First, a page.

Aircraft Insecticide: Why Certain Plane Cabins Are Sprayed Before Departure

Have you ever wondered why the cabin crew sometimes walk down the plane aisle, spraying a mysterious liquid in the air before departure? The reason why is that some countries require aircraft cabins to be sprayed with pesticides to kill insects and stop the spread of diseases such as malaria, yellow fever, and Zika.

Photo: Bug spray for use on passenger planes. Photo: ADT

Methods used to disinfect the aircraft involve using a World Health Organization (WHO) approved non-flammable insecticide that is not harmful to people. Generally, the cabin crew will tell passengers to cover their eyes and spray the insecticide randomly in the air throughout the aircraft cabin.


Some planes are sprayed without passengers onboard

This can occur either before the flight takes off or while the plane is airborne. Another method is to spray the aircraft and wipe down surfaces while no passengers are on the plane. This method is the most effective and has been seen to kill insects for up to eight weeks.

How is the disinfection of aircraft regulated?

The disinfection of aircraft using pesticides is allowed under international law, but not all countries require airlines to do this. The United States Environmental Protection Agency (EPA) does not list approved any pesticides for use in passenger cabins on commercial aircraft. However, the World Health Organization (WHO) recommends a pesticide based on the active substance permethrin, an insecticide that kills insects that touch anything sprayed with it. Before permethrin became the go-to pesticide, airlines commonly used DDT (dichlorodiphyltrichloroethane), an insecticide found to be harmful to humans when exposed to large doses. DDT was banned in the United States in 1972.

Countries requiring the disinfection of all in-bound flights with an aerosolized pesticide spray while passengers are onboard include:

  • Ecuador (only Galapagos and Inter islands)
  • Grenada
  • Guyana
  • India
  • Kiribati
  • Madagascar
  • Panama
  • Seychelles
  • Tanzania
  • Timor-Leste
  • Trinidad and Tobago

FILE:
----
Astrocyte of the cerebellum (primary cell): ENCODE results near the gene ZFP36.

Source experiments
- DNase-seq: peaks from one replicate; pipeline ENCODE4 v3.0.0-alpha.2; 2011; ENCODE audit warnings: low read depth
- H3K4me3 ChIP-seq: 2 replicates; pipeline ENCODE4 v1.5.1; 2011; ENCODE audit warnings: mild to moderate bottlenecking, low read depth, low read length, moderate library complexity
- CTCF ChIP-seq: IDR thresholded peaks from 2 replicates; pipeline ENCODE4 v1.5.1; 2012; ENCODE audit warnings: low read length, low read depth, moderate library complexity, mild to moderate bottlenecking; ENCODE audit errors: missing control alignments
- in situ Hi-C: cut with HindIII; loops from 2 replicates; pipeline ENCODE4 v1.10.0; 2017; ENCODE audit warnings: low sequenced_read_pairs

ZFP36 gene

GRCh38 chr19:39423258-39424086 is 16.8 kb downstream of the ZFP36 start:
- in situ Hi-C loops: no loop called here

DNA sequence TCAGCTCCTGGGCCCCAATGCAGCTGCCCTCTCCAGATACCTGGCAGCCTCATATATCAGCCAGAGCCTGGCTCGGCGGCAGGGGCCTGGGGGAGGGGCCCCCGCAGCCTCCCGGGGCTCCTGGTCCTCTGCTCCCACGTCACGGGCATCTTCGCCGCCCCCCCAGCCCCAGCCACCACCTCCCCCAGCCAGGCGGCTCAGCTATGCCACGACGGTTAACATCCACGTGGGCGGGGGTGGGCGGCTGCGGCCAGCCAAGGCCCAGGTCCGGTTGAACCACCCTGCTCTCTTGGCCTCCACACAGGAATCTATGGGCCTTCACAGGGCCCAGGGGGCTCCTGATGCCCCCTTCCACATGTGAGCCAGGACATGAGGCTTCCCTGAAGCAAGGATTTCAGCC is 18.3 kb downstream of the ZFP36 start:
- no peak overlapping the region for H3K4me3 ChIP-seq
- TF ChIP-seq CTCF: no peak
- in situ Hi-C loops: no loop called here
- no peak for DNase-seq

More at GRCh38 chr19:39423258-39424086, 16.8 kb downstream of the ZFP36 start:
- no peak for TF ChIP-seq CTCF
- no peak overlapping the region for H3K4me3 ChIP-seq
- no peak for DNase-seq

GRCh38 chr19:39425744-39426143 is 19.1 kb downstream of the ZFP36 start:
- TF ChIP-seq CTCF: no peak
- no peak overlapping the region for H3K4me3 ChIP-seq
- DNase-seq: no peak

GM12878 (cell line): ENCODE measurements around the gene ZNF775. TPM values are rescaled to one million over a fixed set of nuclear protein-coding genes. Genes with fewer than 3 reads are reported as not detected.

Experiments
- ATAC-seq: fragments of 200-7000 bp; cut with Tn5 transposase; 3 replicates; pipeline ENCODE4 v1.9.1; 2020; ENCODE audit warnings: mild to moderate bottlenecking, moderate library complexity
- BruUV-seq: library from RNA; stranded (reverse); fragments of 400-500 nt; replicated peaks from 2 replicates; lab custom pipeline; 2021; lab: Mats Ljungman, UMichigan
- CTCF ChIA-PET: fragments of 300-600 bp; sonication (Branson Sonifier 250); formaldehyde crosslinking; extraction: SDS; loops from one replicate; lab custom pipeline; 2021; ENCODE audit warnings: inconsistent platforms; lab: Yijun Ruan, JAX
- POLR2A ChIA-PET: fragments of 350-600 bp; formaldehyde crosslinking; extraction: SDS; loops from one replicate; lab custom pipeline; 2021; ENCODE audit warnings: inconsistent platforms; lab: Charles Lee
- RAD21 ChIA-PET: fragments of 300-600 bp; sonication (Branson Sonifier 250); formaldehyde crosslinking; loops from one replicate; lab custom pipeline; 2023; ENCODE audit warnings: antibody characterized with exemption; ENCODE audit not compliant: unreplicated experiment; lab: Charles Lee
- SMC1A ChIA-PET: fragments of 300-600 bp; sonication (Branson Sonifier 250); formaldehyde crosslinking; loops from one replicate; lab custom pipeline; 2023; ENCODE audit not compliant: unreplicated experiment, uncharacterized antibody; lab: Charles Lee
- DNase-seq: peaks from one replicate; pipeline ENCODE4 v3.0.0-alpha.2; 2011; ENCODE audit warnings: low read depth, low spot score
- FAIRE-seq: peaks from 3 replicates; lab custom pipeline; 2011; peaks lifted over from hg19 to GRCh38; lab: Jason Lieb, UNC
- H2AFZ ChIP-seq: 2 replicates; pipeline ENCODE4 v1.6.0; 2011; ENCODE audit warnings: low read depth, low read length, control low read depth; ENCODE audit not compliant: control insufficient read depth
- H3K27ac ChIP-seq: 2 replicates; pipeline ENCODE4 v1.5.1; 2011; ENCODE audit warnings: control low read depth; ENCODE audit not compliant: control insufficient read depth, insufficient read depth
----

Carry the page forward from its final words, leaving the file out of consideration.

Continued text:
• Uruguay
  • Zimbabwe

Other countries also require the use of pesticides on inbound flights that allow for the disinfection of an aircraft when passengers are not onboard, include:

  • Australia
  • Barbados
  • Chile
  • Cook Islands
  • Fiji
  • Jamaica
  • New Zealand

Countries that require disinfection of selected flights include:

  • The Czech Republic for flights arriving from areas of contagious diseases
  • Egypt for flights arriving from Zika-infected countries
  • France for flights arriving from countries that have malaria, yellow fever, and dengue fever
  • Hong Kong for flights arriving from counties that have Zika
  • Indonesia for flights arriving from infected areas
  • Italy for all flights arriving from areas affected by Zika virus transmission and areas where the Aedes aegypti carrier is present
  • Mauritius for all flights arriving from Africa and countries where mosquito-borne diseases are prevalent
  • Macau for flights arriving from major infectious disease/Zika-infected countries
  • Peru for flights arriving from some inland tropical areas where malaria is present
  • South Africa for flights arriving from areas where malaria and yellow fever are present.
  • Switzerland for flights arriving from tropical parts of Africa
  • Thailand for flights from areas where yellow fever is present
  • The United Kingdom for flights arriving from malarial countries and countries with confirmed transmission of Zika

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Does spraying pesticides in planes pose and danger to passengers and crew?

According to WHO, spraying approved permethrin-based insecticides poses no health risk issues for passengers and crew. It does say, however, that passengers are sometimes concerned about their health after being exposed to pesticides on aircraft. ​​​​​​​

To combat passenger fears, WHO has found no evidence that the specified insecticide sprays harm human health when used as recommended.

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